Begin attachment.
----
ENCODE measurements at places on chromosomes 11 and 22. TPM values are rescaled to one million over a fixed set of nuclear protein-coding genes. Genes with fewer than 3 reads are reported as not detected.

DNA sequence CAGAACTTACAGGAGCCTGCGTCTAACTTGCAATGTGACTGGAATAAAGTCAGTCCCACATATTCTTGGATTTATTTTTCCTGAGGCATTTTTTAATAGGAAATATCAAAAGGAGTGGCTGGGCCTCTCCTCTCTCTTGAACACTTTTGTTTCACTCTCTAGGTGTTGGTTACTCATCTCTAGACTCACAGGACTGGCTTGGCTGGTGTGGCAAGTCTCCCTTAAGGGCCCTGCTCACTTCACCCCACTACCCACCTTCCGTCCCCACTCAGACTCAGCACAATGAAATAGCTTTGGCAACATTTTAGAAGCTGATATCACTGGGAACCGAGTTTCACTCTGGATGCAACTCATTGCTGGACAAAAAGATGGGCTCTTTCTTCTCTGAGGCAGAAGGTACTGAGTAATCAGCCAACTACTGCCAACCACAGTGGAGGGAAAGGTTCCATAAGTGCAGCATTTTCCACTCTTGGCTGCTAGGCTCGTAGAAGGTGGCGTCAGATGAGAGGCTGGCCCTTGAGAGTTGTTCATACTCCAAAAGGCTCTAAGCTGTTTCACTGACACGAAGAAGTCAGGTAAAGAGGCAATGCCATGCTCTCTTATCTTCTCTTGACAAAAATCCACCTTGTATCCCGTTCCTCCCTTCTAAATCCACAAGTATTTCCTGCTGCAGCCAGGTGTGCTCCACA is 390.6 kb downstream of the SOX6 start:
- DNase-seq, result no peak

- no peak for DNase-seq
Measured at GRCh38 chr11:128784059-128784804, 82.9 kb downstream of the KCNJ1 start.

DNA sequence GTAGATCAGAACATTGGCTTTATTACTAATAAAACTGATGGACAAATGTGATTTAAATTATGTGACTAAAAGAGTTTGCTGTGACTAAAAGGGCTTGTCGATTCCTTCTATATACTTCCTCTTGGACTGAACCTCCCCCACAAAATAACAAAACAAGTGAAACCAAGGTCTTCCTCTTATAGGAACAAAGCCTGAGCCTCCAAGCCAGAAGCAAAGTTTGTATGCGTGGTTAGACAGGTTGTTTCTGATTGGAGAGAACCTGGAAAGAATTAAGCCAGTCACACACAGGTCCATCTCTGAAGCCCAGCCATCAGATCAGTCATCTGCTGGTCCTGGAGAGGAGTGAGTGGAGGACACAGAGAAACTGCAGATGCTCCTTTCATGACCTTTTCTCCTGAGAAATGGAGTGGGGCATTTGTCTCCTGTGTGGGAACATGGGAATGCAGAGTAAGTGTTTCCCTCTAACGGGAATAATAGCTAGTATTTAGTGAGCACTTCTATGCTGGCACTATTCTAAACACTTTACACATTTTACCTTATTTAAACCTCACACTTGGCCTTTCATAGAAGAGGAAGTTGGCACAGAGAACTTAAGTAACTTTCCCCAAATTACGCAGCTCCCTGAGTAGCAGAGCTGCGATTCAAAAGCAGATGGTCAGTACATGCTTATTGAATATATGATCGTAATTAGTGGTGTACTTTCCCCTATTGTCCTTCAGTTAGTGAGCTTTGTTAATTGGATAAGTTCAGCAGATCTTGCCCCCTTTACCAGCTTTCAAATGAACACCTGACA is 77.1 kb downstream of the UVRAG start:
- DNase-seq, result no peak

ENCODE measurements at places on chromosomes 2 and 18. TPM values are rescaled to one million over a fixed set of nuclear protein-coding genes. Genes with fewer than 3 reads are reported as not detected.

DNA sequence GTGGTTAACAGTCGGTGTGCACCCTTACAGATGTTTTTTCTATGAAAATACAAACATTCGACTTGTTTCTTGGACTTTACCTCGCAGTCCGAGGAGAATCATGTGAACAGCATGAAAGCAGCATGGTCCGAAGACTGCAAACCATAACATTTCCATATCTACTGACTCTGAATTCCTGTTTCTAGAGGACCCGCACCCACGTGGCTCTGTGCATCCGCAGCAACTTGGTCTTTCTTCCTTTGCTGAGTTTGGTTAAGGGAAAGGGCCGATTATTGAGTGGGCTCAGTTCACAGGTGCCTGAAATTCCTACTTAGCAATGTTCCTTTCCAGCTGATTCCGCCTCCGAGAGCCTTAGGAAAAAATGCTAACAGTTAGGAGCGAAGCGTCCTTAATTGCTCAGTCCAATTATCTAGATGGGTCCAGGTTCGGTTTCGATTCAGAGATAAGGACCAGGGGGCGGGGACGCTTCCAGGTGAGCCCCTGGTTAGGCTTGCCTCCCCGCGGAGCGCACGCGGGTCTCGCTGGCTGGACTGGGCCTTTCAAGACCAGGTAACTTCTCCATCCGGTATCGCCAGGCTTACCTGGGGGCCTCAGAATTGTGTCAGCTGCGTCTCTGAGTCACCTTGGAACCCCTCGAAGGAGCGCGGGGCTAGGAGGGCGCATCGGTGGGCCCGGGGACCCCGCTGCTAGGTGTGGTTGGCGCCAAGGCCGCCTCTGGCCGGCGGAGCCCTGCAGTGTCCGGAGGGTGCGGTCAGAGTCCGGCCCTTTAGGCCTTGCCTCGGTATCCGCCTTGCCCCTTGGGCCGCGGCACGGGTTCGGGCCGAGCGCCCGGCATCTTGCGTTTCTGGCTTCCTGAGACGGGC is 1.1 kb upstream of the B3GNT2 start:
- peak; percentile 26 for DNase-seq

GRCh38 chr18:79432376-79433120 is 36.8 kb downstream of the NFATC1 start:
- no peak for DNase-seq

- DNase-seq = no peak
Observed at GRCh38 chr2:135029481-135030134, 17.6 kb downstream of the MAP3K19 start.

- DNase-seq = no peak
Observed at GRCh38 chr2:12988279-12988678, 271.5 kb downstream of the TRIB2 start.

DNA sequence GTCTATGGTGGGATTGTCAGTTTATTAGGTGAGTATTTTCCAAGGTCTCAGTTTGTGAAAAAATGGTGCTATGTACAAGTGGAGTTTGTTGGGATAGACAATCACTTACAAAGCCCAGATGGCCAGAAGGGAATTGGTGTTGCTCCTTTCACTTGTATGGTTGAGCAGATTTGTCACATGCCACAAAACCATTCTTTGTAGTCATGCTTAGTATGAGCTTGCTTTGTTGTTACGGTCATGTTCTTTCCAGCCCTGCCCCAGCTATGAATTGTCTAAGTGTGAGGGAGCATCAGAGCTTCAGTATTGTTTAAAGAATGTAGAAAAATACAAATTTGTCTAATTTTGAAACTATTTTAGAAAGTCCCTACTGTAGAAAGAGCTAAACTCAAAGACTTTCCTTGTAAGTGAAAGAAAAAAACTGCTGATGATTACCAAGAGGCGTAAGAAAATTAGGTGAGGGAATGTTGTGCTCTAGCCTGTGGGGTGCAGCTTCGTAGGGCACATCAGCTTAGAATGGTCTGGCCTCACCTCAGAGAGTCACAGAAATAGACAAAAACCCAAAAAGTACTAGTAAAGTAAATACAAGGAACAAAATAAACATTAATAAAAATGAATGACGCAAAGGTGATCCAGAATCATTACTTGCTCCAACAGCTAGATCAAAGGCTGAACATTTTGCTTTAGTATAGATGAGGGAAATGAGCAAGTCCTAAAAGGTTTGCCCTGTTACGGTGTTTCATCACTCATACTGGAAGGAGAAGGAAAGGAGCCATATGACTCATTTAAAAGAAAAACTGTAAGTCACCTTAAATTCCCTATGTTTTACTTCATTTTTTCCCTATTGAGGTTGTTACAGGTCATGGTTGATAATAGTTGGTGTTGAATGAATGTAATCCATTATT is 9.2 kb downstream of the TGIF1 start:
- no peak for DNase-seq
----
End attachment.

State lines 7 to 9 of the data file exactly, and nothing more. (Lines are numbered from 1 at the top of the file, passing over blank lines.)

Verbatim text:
- DNase-seq, result no peak

ENCODE measurements at places on chromosomes 2 and 18. TPM values are rescaled to one million over a fixed set of nuclear protein-coding genes. Genes with fewer than 3 reads are reported as not detected.

DNA sequence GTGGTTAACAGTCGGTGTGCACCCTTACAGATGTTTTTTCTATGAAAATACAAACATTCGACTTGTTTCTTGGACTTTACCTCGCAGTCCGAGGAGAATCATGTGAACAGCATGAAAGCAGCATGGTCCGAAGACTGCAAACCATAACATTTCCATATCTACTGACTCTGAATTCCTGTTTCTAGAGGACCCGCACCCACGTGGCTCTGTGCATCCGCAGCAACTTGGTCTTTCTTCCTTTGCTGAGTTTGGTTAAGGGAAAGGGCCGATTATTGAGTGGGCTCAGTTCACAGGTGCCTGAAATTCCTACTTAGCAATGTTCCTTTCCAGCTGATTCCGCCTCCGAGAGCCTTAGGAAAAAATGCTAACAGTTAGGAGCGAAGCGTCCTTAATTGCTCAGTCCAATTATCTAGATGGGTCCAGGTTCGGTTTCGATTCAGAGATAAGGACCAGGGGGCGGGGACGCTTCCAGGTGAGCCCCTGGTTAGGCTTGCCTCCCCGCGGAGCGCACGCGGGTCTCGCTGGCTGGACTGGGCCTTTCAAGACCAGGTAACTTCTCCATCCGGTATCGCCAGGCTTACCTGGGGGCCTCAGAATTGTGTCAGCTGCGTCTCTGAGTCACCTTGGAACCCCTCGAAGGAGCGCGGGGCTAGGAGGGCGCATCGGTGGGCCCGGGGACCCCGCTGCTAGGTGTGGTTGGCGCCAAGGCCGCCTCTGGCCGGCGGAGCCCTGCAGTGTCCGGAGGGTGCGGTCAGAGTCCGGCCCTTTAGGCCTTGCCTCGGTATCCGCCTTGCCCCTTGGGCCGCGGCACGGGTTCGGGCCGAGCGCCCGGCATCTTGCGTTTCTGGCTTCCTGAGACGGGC is 1.1 kb upstream of the B3GNT2 start: